Park Life Blog

Wildlife Education: Deciduous Trees

Shelby Farms Park has more than 20 lakes and ponds, more than 40 miles of trails, and a variety of plant and tree species that call the Park "home". Today, let's learn about one of those types of trees--deciduous trees--and why they lose their leaves.

Some trees have broad leaves that change colors in the fall or winter and then fall off. These trees are called deciduous trees. Why do deciduous trees lose their leaves in fall and winter? Deciduous trees, by losing their leaves, can conserve water and energy needed by other parts of the tree. The process of losing its leaves also helps a deciduous tree survive the winter. In addition, this process helps the tree get rid of damaged leaves and prepares the tree to produce new leaves in the upcoming spring. 

Chlorophyll is involved in the process of photosynthesis and is also related to why the leaves of deciduous trees change color. Chlorophyll is a pigment that gives leaves their green color. Photosynthesis is the process of using sunlight, water, and carbon dioxide to produce oxygen and sugars. These sugars can be stored or used by the tree for energy. In the fall, deciduous trees begin preparing for the winter. The tree stops producing chlorophyll and breaks down the chlorophyll present in the leaves. However, there are additional pigments present in leaves. When the chlorophyll is broken down and the green color is no longer present, these additional pigments of yellow, orange, or red can be seen in the leaves of deciduous tree species.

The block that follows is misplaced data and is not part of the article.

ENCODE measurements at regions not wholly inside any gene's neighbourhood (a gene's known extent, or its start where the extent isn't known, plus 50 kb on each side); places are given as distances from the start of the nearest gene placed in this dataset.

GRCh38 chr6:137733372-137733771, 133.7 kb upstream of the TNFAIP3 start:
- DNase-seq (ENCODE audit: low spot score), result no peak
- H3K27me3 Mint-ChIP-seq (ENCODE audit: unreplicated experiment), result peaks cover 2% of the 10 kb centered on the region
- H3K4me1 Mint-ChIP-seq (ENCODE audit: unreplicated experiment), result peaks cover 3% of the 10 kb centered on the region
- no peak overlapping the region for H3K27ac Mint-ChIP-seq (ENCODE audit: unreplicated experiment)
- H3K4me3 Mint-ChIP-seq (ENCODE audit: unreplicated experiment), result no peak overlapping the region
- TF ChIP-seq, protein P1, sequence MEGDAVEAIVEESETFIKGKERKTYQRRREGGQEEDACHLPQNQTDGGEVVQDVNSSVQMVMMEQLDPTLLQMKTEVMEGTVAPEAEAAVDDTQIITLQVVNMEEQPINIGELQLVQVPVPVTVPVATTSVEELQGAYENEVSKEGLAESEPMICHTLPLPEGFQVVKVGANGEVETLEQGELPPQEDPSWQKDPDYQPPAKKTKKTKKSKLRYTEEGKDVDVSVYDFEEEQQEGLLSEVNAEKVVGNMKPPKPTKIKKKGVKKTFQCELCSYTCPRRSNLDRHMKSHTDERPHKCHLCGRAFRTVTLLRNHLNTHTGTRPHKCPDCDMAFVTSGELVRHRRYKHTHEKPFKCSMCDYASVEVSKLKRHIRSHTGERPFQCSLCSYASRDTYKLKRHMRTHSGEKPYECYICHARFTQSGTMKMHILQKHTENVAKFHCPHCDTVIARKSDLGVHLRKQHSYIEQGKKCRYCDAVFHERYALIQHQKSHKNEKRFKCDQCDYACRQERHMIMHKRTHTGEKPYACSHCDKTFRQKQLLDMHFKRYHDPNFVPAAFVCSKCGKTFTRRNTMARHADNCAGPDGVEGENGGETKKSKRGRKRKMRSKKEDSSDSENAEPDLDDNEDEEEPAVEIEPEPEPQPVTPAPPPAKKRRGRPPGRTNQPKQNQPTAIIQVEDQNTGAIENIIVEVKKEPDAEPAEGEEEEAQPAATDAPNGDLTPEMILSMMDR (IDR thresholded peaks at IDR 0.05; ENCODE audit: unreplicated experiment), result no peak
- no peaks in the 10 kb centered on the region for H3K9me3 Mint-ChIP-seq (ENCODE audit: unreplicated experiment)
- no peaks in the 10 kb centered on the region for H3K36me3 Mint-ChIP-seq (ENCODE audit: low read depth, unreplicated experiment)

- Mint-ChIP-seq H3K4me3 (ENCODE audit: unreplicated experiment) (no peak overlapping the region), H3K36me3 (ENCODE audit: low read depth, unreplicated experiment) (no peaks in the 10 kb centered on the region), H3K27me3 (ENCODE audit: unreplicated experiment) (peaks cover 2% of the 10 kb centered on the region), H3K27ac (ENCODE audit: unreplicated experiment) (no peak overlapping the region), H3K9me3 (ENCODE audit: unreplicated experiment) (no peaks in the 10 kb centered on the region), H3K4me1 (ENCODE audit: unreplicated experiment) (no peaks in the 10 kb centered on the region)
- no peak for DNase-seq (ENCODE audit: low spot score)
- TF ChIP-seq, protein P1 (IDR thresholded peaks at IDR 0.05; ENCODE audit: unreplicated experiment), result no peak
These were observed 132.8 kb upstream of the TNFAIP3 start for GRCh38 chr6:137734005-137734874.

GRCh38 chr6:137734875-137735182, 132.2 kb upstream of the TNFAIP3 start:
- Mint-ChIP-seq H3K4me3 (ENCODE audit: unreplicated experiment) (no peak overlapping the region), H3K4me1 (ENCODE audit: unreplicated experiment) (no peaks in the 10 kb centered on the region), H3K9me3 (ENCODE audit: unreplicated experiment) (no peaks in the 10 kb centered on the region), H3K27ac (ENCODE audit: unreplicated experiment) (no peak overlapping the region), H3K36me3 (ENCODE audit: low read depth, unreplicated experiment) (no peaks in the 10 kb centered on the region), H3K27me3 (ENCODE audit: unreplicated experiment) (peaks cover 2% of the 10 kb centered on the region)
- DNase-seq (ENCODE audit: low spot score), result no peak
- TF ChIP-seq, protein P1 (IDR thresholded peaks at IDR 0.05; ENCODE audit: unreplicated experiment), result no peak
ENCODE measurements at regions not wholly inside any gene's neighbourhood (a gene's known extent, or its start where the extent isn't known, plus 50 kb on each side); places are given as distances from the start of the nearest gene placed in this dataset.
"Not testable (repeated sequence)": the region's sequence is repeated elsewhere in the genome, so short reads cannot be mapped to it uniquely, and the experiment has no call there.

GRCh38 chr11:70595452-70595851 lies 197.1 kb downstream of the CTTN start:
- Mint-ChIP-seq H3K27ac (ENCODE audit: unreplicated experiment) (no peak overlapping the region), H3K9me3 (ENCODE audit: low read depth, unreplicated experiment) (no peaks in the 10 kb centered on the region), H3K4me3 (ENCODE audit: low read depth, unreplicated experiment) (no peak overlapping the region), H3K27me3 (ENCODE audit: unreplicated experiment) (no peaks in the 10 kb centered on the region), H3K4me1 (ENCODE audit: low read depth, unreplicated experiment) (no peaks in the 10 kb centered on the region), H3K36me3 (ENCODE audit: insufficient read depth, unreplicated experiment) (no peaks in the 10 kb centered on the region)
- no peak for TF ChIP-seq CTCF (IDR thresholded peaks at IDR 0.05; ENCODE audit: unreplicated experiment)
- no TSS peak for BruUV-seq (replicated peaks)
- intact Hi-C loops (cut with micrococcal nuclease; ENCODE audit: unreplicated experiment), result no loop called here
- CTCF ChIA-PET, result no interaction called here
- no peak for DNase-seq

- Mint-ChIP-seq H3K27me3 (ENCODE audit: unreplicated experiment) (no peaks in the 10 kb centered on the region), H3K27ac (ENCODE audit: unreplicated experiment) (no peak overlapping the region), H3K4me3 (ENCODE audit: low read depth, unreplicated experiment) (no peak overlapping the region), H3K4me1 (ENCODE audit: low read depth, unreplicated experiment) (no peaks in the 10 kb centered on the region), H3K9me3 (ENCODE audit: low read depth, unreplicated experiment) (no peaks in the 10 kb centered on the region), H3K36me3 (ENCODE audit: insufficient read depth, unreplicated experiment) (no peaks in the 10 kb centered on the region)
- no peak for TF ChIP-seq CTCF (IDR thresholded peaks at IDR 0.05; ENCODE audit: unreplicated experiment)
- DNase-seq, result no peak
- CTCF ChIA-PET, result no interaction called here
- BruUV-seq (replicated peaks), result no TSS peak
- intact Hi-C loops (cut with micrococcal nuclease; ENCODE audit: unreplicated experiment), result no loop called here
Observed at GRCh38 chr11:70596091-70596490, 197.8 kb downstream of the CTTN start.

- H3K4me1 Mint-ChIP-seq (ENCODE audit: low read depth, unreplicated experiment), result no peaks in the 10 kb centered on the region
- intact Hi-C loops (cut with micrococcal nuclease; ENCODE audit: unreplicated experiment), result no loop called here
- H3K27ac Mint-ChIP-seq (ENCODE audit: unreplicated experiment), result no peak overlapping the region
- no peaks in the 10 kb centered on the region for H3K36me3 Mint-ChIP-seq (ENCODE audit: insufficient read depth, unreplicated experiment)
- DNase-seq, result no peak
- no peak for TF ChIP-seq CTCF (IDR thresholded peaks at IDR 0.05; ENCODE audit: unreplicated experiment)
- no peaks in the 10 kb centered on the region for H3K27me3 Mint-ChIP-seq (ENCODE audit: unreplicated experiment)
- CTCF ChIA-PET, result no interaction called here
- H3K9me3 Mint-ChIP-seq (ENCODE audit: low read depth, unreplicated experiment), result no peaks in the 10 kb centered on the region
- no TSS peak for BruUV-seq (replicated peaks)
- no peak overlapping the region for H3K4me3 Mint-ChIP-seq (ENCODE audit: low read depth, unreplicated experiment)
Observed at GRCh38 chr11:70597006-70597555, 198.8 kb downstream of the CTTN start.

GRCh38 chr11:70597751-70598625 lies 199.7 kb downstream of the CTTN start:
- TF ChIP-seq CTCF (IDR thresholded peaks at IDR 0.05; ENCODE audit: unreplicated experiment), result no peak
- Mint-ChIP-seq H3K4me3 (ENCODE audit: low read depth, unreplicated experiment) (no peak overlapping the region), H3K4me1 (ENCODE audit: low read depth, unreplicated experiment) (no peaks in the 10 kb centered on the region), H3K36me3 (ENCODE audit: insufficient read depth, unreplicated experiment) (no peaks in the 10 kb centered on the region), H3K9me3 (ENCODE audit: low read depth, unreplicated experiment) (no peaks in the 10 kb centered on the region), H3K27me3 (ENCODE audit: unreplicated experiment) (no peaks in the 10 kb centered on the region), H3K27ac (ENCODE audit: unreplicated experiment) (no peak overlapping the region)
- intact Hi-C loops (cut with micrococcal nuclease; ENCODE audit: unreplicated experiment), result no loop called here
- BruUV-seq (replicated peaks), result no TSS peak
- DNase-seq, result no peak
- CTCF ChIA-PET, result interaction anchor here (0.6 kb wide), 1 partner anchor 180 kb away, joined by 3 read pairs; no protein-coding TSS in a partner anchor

Thanks to International Paper for helping make education programs at Shelby Farms Park possible.

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